There are two races than really stand out in my mind.
First, the 1981 Talladega 500, when Ron Bouchard, a great NASCAR Modified driver who made it to the Cup level, passed both Darrell Waltrip and Terry Labonte on the bottom of the track in the tri-oval and beat them to the finish line by a foot or so. It was one of the most exciting finishes I had seen. Bouchard became the 12th different driver to win the fall race at Talladega Superspeedway.
The other was the 2003 Carolina Dodge Dealers 400 at my favorite track, Darlington Raceway, when Ricky Craven and Kurt Busch did everything but wreck between the fourth and final turn and the finish line, with Craven edging Busch by 0.003 seconds, which to this day stands as the closest finish in NASCAR history.
EDITOR’S NOTE: Jim is the vice president of corporate communications for NASCAR.
The 1988 Pepsi Firecracker 400 … And Many Others
From being a sunburned 5 year old in attendance at the 1981 Firecracker 400 with my parents’ replica Richard Petty hat on my head and my white T-shirt that had a picture of the ‘76 STP Dodge Charger, I’ve had so many experiences that revolved around watching NASCAR on the television and in person that I really don’t know where to begin.
There are stories like the time we took folding metal chairs into Atlanta International Raceway (my home track) and sat behind the chain link fence at the top of the grandstands during the early 1980s, only to come back the next year and find a tall white picket fence. Then there’s the time I met Neil Bonnett at AIR in November 1985 during an autograph session with him, Michael Waltrip, Ken Ragan (David’s dad for those of you that don’t know!), and the late Davey Allison in the ticket office. My dialogue with Mr. Bonnett as a 9 year old Bill Elliott fan that day ended up as part of the write up on the front page of the Atlanta Journal-Constitution sports section the next day!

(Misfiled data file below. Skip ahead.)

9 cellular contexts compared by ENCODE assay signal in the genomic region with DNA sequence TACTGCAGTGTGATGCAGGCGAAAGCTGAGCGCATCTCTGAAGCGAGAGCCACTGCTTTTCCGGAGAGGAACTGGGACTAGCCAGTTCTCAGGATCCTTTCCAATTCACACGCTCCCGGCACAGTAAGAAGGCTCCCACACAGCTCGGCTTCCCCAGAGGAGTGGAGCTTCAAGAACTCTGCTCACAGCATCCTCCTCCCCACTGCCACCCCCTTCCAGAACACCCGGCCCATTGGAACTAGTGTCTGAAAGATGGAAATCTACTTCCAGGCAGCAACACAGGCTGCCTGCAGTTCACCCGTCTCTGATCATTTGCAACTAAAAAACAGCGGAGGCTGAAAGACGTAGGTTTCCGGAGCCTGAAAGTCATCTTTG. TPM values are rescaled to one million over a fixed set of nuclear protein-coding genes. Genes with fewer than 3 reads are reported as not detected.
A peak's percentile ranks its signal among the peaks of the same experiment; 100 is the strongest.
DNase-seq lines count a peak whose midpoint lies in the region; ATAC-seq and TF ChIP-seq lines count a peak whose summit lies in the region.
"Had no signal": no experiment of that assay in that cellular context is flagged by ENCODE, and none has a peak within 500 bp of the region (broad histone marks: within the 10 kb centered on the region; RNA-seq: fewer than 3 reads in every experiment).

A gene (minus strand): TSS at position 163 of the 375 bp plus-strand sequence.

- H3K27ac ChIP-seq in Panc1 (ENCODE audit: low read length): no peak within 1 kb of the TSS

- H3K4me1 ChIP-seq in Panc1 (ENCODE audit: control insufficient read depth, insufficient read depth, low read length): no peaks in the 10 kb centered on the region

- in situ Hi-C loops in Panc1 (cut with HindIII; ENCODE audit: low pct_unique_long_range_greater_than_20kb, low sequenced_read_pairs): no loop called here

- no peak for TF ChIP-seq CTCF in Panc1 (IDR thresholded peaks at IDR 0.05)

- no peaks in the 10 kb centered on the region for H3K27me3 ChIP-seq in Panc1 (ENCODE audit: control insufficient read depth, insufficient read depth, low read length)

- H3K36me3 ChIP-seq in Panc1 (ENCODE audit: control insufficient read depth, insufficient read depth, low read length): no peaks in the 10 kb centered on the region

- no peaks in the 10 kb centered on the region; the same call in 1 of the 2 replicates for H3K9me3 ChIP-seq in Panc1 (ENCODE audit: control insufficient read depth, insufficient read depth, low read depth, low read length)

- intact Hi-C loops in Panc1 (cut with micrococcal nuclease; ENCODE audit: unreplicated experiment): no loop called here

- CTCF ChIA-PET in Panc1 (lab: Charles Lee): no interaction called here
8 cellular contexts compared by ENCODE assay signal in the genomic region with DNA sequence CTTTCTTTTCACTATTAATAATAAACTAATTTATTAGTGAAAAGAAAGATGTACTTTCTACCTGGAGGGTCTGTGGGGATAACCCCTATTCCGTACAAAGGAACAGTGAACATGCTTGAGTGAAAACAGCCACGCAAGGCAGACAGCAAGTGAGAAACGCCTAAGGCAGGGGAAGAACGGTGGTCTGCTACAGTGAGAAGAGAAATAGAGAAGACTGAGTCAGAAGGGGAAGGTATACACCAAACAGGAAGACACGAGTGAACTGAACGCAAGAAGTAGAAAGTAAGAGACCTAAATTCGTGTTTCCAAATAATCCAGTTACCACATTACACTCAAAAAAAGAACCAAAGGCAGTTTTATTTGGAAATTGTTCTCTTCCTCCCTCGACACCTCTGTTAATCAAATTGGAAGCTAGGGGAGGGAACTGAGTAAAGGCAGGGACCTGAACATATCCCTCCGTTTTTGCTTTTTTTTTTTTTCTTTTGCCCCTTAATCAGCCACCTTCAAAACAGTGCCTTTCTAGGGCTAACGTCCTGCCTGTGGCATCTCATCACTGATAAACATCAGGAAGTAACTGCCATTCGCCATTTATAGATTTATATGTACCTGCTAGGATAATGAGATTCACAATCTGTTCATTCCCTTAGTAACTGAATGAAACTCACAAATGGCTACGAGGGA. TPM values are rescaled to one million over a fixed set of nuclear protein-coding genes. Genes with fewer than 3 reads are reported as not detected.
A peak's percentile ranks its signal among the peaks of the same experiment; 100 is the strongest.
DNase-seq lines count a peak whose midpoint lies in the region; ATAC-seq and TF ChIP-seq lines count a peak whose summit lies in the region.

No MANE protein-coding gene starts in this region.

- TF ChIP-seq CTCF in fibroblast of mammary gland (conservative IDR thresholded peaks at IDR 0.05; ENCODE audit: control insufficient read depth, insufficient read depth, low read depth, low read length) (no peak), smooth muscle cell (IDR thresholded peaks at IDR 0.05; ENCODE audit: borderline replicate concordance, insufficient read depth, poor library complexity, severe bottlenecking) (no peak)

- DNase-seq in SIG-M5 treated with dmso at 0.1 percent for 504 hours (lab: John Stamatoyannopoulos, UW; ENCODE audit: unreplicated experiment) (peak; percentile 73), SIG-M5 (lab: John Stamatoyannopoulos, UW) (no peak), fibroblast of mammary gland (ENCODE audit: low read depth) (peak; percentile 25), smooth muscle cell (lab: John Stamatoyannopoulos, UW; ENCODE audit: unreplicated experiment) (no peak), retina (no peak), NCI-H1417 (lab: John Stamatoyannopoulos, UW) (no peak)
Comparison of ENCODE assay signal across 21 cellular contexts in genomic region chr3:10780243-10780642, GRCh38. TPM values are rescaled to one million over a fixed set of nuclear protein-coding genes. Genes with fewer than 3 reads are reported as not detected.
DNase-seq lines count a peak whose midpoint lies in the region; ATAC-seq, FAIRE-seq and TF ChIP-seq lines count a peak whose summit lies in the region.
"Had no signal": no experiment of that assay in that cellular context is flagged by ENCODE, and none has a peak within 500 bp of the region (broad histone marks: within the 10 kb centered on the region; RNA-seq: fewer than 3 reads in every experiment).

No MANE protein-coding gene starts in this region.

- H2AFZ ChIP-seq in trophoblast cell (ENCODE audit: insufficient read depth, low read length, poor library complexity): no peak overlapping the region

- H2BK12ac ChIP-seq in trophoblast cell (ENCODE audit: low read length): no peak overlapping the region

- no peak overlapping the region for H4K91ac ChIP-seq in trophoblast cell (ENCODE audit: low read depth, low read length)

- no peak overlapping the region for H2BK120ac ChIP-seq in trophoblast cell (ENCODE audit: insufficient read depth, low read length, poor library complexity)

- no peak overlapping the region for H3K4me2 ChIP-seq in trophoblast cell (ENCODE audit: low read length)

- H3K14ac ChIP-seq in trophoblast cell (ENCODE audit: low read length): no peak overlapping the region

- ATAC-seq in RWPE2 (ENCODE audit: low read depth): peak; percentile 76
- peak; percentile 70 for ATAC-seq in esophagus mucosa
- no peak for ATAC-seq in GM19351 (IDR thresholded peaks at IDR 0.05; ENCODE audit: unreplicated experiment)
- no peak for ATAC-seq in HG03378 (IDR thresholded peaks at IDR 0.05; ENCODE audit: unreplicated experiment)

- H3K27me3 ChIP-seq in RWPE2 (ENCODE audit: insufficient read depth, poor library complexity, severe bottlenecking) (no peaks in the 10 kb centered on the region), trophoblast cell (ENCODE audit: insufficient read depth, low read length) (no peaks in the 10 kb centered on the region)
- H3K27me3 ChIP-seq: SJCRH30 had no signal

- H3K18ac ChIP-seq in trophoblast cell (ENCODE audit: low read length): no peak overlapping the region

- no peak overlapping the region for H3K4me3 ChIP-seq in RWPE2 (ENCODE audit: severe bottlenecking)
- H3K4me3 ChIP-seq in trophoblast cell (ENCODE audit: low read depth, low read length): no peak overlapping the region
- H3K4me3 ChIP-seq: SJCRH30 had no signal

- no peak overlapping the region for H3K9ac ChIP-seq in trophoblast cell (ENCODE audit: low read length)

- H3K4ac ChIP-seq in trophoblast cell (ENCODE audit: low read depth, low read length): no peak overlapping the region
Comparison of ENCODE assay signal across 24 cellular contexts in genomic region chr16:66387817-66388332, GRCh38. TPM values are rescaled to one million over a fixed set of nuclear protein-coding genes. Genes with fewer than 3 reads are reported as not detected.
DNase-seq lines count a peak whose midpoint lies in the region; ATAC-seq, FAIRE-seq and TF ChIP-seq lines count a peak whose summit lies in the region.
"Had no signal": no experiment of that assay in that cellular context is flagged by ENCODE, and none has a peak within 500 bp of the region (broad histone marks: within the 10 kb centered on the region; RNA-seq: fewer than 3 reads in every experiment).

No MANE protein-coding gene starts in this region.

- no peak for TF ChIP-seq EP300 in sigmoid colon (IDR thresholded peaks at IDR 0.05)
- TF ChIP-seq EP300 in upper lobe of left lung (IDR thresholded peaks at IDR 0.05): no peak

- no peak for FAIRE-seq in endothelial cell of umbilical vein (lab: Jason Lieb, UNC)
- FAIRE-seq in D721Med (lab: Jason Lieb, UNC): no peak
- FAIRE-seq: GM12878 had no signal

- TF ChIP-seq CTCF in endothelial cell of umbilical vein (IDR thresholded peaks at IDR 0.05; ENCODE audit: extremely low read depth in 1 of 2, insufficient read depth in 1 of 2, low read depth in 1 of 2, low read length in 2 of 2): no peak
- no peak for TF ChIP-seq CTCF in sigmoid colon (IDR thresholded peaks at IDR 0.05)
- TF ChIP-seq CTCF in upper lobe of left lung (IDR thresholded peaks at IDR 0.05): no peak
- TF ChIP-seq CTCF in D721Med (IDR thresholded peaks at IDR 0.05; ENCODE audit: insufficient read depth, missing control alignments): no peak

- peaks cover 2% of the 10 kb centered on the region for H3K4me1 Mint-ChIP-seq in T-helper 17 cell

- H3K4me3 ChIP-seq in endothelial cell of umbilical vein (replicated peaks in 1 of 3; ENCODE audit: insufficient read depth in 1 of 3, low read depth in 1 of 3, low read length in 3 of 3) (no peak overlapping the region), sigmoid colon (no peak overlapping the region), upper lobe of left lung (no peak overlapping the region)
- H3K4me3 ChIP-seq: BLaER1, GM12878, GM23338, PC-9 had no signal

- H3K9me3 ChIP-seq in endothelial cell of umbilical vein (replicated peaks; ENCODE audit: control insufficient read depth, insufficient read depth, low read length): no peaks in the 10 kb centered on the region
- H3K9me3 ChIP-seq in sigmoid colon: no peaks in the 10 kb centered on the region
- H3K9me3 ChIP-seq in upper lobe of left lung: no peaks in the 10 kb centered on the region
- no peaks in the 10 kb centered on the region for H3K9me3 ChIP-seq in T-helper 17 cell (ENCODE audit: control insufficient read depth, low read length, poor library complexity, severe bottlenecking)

Then there’s the memory of getting to tour pit road that same day as part of an open house the track had, and they even had things like trivia where they gave away board games and Miller Racing seat cushions. And these weren’t easy questions, "What NASCAR official finished dead last in the first Atlanta 500?" There were a couple dozen guys there, all at least three and as many as four or five times my age that couldn’t get the question. So you can imagine their surprise when this nine-year-old little boy shouts out "Bill Gazaway" and walks off with their trivia prize!
Anyone who attended NASCAR races during that time can remember all the public appearances the drivers would make, at places you visited on a regular basis! It wasn’t uncommon to be able to go to the local Nationwise Auto Parts and get an autograph from Richard Petty, or down to Southlake Ford and meet the racing Elliotts of Dawsonville the Thursday night before the Atlanta race. And no autograph tickets! To me, those times are every bit as memorable as any race I’ve attended over the years, because you realized that these people we grew to idolize over the years were regular people just like us. They smiled and genuinely seemed happy to meet you and say thanks for your support. In an era of seemingly never-ending sponsor commitments, that’s one of the biggest things I’ve seen change over the years. I wonder if anyone has walked up to the current NASCAR flagman and have him be so friendly, just like Harold Kinder was to me during the rain delay of the 1986 Firecracker 400? He signed my hat, posed for a picture, and was as nice a man as I ever recall meeting.
But when it comes to the best race I ever saw in person, I had to think about it for a while. I’ve seen some outright confusing ones, such as the 1987 Firecracker 400, when Bobby Allison won the race but everyone in the grandstands was convinced the race for the win was going on between Buddy Baker, Dave Marcis, Ken Schrader and a hornet’s nest while Allison sped away. I’ve seen races where guys had no business winning the race, like the 1992 Motorcraft 500. In case you don’t remember, Bill Elliott caught a timely caution and trapped everyone a lap down although he had one of the slowest cars in the field, and went on to win his third race in a row. I saw Ken Schrader escape with his first win at Talladega in 1988, and I honestly don’t remember a day as hot as that one was.